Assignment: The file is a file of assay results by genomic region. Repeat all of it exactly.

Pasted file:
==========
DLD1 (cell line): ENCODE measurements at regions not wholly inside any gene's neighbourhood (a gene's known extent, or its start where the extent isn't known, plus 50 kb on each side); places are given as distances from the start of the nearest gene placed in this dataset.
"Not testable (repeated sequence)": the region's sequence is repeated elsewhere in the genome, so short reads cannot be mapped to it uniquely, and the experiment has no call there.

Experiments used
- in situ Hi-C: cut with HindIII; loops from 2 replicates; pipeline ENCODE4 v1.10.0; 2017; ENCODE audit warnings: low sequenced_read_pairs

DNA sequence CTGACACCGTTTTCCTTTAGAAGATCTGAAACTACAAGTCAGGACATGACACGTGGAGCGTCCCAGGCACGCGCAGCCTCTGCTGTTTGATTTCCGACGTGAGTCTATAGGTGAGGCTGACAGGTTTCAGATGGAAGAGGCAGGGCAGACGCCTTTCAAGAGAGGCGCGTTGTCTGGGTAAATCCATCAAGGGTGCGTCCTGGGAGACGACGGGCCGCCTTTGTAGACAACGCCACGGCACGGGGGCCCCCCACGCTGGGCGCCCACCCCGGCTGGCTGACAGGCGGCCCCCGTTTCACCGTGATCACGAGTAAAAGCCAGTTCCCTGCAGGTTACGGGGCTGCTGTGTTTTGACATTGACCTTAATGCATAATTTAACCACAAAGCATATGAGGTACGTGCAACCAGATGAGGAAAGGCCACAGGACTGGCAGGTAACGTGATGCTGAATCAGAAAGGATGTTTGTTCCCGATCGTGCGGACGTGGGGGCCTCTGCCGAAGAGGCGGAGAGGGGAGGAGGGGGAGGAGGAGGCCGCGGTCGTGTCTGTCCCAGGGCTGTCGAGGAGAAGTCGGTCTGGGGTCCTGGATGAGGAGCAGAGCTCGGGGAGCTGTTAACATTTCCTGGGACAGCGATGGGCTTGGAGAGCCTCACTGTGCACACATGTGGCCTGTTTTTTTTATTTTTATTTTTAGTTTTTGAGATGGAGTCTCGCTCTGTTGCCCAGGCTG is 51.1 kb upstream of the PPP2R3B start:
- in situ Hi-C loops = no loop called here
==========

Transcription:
DLD1 (cell line): ENCODE measurements at regions not wholly inside any gene's neighbourhood (a gene's known extent, or its start where the extent isn't known, plus 50 kb on each side); places are given as distances from the start of the nearest gene placed in this dataset.
"Not testable (repeated sequence)": the region's sequence is repeated elsewhere in the genome, so short reads cannot be mapped to it uniquely, and the experiment has no call there.

Experiments used
- in situ Hi-C: cut with HindIII; loops from 2 replicates; pipeline ENCODE4 v1.10.0; 2017; ENCODE audit warnings: low sequenced_read_pairs

DNA sequence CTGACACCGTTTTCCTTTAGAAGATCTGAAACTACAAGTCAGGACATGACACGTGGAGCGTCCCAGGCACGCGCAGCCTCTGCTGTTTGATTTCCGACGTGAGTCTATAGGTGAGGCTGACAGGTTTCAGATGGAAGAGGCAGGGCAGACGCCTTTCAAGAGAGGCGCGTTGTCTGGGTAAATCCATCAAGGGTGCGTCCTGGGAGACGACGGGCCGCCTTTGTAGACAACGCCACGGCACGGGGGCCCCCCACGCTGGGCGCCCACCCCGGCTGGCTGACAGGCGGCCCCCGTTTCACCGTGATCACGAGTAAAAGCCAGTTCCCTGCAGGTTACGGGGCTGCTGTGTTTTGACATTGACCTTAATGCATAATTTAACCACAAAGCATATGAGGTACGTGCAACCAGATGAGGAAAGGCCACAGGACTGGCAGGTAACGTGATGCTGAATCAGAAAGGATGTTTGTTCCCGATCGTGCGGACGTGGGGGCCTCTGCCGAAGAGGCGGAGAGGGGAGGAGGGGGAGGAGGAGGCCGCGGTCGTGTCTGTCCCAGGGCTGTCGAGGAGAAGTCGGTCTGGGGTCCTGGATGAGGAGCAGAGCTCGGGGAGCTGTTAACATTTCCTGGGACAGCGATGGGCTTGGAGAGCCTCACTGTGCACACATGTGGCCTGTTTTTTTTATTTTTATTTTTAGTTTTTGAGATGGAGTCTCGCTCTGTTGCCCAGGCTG is 51.1 kb upstream of the PPP2R3B start:
- in situ Hi-C loops = no loop called here